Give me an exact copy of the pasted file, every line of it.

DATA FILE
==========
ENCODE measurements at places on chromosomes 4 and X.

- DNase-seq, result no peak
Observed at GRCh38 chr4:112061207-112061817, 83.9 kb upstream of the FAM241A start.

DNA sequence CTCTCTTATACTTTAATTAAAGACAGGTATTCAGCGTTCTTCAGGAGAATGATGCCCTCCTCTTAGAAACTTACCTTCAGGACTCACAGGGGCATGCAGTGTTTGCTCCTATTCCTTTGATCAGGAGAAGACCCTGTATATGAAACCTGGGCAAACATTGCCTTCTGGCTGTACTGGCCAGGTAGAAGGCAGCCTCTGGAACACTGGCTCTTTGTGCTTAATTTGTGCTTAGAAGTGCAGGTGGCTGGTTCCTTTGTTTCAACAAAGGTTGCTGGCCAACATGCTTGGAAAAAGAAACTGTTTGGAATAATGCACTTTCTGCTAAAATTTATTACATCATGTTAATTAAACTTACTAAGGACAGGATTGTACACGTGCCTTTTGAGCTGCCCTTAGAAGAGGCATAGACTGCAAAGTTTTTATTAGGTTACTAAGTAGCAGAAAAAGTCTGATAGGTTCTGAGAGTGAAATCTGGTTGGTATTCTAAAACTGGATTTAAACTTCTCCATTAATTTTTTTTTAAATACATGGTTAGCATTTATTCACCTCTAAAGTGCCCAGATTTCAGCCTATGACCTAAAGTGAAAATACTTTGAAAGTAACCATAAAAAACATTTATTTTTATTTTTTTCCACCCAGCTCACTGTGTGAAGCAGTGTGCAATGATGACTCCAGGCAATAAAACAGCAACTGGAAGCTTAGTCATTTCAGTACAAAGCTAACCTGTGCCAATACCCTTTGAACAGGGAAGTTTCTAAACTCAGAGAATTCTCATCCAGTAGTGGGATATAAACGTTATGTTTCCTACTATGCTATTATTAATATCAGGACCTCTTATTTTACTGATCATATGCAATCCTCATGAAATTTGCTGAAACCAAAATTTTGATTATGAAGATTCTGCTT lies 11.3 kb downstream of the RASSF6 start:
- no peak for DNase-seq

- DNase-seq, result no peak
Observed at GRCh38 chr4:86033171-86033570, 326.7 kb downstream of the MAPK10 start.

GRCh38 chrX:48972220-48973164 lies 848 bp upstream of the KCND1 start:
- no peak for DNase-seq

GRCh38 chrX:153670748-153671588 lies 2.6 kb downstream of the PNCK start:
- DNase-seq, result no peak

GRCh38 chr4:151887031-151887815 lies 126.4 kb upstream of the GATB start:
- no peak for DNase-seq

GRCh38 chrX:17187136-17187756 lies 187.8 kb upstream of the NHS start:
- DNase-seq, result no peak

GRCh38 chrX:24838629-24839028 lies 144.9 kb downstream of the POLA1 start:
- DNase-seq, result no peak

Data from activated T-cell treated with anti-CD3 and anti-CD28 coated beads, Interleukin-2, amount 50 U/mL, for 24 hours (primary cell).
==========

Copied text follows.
ENCODE measurements at places on chromosomes 4 and X.

- DNase-seq, result no peak
Observed at GRCh38 chr4:112061207-112061817, 83.9 kb upstream of the FAM241A start.

DNA sequence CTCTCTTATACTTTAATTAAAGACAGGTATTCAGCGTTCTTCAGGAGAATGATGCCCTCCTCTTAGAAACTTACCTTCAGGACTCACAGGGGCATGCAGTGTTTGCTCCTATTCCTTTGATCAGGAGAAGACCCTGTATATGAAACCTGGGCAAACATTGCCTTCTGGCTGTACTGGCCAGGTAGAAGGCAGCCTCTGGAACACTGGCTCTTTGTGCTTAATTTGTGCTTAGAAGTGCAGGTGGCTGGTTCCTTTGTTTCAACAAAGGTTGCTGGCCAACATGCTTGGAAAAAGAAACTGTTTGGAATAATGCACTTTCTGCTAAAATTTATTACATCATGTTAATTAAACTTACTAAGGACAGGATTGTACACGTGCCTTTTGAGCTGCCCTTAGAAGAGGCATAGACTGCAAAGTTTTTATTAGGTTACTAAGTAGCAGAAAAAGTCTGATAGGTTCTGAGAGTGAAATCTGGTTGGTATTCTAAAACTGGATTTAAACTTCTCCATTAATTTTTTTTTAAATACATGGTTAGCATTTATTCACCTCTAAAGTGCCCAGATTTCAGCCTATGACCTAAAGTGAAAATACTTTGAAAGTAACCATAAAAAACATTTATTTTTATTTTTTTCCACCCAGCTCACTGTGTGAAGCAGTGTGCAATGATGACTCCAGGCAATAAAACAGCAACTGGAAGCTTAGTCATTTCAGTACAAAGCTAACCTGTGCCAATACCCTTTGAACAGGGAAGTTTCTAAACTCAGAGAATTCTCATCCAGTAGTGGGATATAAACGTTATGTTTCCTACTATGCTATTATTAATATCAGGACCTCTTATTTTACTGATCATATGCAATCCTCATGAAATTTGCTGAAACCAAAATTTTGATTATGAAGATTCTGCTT lies 11.3 kb downstream of the RASSF6 start:
- no peak for DNase-seq

- DNase-seq, result no peak
Observed at GRCh38 chr4:86033171-86033570, 326.7 kb downstream of the MAPK10 start.

GRCh38 chrX:48972220-48973164 lies 848 bp upstream of the KCND1 start:
- no peak for DNase-seq

GRCh38 chrX:153670748-153671588 lies 2.6 kb downstream of the PNCK start:
- DNase-seq, result no peak

GRCh38 chr4:151887031-151887815 lies 126.4 kb upstream of the GATB start:
- no peak for DNase-seq

GRCh38 chrX:17187136-17187756 lies 187.8 kb upstream of the NHS start:
- DNase-seq, result no peak

GRCh38 chrX:24838629-24839028 lies 144.9 kb downstream of the POLA1 start:
- DNase-seq, result no peak

Data from activated T-cell treated with anti-CD3 and anti-CD28 coated beads, Interleukin-2, amount 50 U/mL, for 24 hours (primary cell).